|Founded by||Eastern European and North African immigrants|
Tze'elim (Hebrew: צֶאֱלִים) is a kibbutz in the Negev desert in southern Israel. It falls under the jurisdiction of Eshkol Regional Council and has a population of 418 in 2006. A military training base of the ground forces of the IDF (often named "Tze'elim Base" after the Kibbutz) is located near the Kibbutz.
The kibbutz was founded in January 1947 by gar'in from youth movements in Eastern Europe and North Africa, and was named for the abundant acacia trees in the area, which were mistakenly identified as the biblical Tze'elim trees. During the 1948 Arab-Israeli War the kibbutz was used as a military base.
Today the kibbutz markets itself as a tourist destination, with a natural hot springs spa and accommodation. Other economic activities are agriculture and farming.
Tze'elim is linked to Tel Aviv by Egged Ta'avura bus route 376, and to Beersheba by Egged Ta'avura bus routes 30 (Regular) & 130 (Direct). Tze'elim is situated off highway 222, in the north-western Negev.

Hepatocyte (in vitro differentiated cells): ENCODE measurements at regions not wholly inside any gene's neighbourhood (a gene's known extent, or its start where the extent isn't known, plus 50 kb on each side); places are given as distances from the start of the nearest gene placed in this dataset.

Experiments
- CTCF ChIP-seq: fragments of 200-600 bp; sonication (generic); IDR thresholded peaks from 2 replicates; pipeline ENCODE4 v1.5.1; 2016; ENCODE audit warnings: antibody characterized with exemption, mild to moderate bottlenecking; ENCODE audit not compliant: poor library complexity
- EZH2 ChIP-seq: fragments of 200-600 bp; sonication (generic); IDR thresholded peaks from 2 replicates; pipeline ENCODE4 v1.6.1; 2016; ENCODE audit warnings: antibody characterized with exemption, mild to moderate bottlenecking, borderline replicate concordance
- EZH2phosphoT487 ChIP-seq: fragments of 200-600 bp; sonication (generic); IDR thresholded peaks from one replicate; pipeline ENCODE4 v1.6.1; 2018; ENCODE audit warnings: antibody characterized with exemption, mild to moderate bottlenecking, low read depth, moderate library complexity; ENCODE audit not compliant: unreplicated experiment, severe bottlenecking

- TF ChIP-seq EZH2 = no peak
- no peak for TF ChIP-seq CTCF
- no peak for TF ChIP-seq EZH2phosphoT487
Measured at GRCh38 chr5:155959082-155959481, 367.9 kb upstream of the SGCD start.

Urban Warfare Training Center
In 2005, the Israeli Defense Force, with assistance from the United States, built the Urban Warfare Training Center at the Tze'elim Army Base, at a cost of $45 million. Nicknamed "Baladia" (Arabic for "city"), it is a 7.4 square mile training center used to train soldiers techniques used for urban warfare, and consists of a imitation Middle Eastern style city with multiple multistory buildings. It has been used to train various military organizations, including the US Army and UN peacekeepers. The project was initialized following the need for greater urban warfare training amongst the IDF, following the conflict during the Second Intifada.
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